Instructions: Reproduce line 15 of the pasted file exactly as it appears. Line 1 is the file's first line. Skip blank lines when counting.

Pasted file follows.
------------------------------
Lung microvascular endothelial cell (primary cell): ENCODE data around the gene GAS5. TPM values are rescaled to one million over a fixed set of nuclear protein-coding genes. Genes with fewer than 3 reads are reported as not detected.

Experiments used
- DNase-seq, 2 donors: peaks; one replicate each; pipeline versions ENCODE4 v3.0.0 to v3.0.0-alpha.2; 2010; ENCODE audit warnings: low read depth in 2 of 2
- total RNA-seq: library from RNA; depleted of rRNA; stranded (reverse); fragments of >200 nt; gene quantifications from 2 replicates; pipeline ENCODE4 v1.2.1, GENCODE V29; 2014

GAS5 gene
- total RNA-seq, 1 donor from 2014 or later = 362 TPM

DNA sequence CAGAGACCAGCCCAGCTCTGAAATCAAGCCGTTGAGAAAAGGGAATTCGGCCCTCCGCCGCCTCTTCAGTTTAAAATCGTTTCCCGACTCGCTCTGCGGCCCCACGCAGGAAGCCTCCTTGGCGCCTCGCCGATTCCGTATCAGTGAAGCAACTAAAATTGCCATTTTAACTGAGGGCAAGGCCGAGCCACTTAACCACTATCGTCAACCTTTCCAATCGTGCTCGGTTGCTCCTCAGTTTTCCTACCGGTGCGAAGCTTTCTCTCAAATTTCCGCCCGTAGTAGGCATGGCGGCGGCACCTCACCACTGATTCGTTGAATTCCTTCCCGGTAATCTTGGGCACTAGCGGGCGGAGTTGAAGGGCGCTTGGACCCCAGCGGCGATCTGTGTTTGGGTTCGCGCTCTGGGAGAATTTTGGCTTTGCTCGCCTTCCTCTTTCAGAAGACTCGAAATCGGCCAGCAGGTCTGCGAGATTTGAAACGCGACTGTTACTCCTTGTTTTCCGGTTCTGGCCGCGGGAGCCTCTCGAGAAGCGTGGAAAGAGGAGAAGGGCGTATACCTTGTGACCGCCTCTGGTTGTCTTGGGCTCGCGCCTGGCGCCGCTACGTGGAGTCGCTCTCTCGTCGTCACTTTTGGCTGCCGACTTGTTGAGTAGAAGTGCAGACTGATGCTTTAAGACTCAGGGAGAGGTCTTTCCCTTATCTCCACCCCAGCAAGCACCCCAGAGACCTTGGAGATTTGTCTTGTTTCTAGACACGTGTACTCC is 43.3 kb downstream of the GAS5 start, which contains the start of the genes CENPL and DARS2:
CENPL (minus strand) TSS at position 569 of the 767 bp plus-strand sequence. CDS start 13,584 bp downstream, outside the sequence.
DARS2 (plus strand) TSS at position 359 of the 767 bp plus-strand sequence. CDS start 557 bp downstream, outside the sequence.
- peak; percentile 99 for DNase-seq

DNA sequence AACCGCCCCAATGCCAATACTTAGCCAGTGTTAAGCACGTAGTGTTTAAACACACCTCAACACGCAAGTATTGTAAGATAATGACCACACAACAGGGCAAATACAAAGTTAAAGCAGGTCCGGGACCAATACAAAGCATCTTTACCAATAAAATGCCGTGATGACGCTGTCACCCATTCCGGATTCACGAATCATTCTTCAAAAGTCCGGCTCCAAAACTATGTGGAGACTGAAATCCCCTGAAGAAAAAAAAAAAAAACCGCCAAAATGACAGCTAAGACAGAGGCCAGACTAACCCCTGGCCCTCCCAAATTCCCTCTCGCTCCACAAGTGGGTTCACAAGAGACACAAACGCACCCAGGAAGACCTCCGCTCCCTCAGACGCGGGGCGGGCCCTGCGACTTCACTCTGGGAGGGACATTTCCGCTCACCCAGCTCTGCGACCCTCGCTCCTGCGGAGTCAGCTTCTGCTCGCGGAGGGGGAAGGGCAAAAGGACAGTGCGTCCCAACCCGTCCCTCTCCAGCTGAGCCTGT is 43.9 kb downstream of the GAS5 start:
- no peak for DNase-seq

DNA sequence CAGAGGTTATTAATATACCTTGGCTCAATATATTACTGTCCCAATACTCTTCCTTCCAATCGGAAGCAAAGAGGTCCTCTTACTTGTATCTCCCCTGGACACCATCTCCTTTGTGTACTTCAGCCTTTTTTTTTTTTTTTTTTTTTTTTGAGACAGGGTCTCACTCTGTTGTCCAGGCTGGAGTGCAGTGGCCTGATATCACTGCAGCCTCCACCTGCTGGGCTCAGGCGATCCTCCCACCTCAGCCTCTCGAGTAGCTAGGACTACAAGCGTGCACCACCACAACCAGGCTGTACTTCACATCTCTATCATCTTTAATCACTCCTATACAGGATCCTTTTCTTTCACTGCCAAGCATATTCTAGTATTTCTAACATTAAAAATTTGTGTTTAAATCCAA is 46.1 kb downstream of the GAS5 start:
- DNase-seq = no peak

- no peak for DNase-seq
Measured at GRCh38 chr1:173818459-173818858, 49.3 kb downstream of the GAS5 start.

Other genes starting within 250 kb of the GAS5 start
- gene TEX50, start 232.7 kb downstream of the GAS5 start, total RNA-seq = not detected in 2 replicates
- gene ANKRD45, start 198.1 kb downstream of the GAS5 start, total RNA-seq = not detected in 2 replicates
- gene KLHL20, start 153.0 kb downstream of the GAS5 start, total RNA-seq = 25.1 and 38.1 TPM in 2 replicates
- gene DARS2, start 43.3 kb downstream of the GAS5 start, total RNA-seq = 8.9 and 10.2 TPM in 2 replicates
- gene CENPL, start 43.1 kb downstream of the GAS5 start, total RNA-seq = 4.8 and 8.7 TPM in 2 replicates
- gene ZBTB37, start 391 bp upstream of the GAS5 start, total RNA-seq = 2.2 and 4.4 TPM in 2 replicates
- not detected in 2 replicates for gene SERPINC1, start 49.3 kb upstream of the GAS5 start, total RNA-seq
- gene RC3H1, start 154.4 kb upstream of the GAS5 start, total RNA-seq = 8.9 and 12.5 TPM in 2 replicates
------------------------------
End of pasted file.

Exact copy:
- no peak for DNase-seq